So is this just a case of being a sore loser on the part of Viacom for being outbid by Google for the purchase of YouTube? Or did YouTube's founders really look the other way about copyright violations when they launched the site so they to build an audience for it and then sell it, as Viacom has alleged?

CNET's Greg Sandoval, who has been sifting through court documents, found an interesting nugget entered into the record by David King, head of Content Identification System technology that YouTube uses to filter out copyrighted materials. King wrote:

For some of its reference files, Viacom has instructed the site to block, which means take it down and prevent it from going up again. But on others, Viacom has instructed YouTube to leave the clips up and provide the company with information" about how YouTube users are engaging with the matching videos.

YouTube revolutionized online video viewing and, in the process, built an audience that content providers might want to tap into. Plenty of Viacom's content, such as clips from Comedy Central's The Daily Show with Jon Stewart, have appeared on YouTube and received plenty of views. In most cases, a bigger audience would be a good thing for Viacom. But only Viacom should be allowed to decide which clips go up and which don't, the company says.

In Viacom's memorandum, the media company made the following points:

YouTube can't rely on the DMCA as a defense for infringement and the video site took "tens of thousands of videos" from Viacom. The media company relies heavily on MGM vs. Grokster, a case where the Supreme Court found that there was no societal benefit for intentional copyright infringement.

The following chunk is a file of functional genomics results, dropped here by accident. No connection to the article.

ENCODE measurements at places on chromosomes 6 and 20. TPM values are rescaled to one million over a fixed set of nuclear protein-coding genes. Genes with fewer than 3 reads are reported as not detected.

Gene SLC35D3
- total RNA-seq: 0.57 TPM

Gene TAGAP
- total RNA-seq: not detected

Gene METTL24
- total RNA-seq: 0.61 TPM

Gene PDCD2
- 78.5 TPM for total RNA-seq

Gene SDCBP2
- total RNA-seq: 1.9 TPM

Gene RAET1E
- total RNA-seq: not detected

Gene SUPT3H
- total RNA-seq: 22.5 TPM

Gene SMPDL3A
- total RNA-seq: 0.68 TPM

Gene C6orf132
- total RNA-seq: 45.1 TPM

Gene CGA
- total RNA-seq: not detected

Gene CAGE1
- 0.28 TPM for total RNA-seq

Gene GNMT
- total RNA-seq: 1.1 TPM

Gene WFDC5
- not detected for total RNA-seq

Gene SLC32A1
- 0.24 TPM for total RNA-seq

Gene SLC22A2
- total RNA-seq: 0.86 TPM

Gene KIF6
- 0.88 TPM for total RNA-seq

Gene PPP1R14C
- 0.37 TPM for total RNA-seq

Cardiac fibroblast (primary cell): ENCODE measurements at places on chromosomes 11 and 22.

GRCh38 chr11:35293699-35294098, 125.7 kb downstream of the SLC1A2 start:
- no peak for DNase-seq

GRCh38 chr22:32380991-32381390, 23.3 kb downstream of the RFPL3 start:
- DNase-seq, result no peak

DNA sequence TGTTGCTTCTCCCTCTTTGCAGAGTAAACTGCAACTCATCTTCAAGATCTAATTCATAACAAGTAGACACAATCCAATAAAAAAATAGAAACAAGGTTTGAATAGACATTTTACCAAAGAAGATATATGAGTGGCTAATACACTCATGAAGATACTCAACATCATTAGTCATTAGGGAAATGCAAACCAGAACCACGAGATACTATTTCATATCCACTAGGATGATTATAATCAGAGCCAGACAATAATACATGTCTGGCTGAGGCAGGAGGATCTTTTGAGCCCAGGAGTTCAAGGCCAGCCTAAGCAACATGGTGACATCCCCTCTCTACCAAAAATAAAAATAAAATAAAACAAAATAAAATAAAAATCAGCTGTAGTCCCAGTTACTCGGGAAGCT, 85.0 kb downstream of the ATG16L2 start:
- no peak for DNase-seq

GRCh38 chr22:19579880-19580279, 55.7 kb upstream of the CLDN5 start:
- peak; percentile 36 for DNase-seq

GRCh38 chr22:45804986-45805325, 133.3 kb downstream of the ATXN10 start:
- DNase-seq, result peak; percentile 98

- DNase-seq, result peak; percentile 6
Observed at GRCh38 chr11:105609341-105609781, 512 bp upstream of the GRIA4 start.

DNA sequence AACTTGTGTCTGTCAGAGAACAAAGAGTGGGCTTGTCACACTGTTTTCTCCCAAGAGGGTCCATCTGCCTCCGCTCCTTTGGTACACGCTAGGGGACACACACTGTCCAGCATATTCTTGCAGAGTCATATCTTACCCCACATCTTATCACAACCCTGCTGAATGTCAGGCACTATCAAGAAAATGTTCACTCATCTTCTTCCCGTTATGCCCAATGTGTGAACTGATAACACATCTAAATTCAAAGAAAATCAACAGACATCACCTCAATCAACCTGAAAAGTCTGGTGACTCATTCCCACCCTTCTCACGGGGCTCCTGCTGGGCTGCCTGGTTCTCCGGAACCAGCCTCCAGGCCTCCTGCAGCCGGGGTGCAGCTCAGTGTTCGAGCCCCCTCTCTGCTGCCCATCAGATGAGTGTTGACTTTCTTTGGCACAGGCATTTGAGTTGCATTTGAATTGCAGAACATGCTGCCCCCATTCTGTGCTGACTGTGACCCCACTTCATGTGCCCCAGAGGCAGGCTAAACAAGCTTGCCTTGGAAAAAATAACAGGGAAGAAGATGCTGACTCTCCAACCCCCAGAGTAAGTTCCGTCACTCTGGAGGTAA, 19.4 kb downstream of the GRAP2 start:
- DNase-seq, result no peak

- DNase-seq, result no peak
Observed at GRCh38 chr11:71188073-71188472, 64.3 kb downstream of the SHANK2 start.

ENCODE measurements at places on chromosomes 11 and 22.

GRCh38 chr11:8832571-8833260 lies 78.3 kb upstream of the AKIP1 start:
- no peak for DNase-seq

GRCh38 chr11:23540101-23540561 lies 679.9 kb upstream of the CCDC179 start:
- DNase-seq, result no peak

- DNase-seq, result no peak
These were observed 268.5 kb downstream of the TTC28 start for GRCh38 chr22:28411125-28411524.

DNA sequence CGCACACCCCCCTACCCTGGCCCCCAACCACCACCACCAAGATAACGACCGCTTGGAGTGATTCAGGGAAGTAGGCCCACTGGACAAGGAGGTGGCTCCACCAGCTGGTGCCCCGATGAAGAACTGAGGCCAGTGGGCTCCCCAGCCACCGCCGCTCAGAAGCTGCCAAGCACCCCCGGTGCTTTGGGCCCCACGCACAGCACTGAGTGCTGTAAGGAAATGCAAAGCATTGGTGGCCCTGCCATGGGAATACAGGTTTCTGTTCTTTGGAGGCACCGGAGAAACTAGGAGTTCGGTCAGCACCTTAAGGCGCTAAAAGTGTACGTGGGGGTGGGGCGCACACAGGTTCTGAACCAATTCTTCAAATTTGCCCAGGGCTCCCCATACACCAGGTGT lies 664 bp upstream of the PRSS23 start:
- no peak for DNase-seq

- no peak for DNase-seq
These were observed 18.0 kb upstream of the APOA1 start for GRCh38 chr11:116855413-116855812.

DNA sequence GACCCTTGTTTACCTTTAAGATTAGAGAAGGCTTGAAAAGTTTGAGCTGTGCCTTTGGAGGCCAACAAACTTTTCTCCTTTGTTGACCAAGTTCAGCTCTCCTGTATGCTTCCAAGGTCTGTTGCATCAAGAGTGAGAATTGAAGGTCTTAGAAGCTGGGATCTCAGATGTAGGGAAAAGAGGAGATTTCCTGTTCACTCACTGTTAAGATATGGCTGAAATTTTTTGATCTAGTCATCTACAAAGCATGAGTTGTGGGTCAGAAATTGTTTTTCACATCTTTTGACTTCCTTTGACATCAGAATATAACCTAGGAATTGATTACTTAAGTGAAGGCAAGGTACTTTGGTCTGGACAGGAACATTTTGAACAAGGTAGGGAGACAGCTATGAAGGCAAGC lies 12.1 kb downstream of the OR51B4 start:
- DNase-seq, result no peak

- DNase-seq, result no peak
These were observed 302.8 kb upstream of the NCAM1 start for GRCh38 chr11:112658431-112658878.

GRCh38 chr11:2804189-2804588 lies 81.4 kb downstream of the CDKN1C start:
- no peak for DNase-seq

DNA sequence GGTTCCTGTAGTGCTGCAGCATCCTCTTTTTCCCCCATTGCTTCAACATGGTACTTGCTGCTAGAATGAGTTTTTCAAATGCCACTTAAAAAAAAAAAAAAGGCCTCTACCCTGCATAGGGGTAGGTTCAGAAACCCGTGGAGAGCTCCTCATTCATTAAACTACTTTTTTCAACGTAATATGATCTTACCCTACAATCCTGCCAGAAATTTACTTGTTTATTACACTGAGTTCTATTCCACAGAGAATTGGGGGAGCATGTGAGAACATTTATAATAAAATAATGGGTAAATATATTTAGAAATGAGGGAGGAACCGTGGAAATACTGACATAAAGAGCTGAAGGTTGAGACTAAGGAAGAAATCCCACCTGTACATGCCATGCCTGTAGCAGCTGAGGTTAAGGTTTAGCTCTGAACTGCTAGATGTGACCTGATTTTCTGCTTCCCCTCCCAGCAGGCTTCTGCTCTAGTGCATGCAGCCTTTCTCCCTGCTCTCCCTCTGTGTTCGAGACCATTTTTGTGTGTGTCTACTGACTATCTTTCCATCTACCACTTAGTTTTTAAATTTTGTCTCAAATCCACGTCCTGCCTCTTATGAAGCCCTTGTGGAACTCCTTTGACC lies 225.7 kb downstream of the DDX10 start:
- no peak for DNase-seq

Viacom pushes emails from YouTube and Google executives as proof that there's "a compelling and indisputable record of Defendants' intent to use infringing videos clips to build the YouTube business."

Google turned a blind eye to copyright after a content licensing deal with Viacom fell apart. Viacom said that Google valued such as content license at $590 million. A key excerpt:

Google and YouTube traded off piracy for traffic and in most cases traffic won, said Viacom.

And a post-acquisition "YouTube Content Policy Training" manual even highlighted Viacom's "Daily Show" by name as an example of content to "Approve" when reviewing videos flagged for terms-of-use violations.  Thus, as Google founder Brin had candidly stated during Google's internal debate on this issue a few months earlier, the company was consciously "changing [its] policy to increase traffic knowing beforehand that we'll profit from illegal downloads." This changed only in mid-2008, after Schmidt "shifted his thinking on YouTube's focus," and Google began to use filtering technologies to curtail infringement.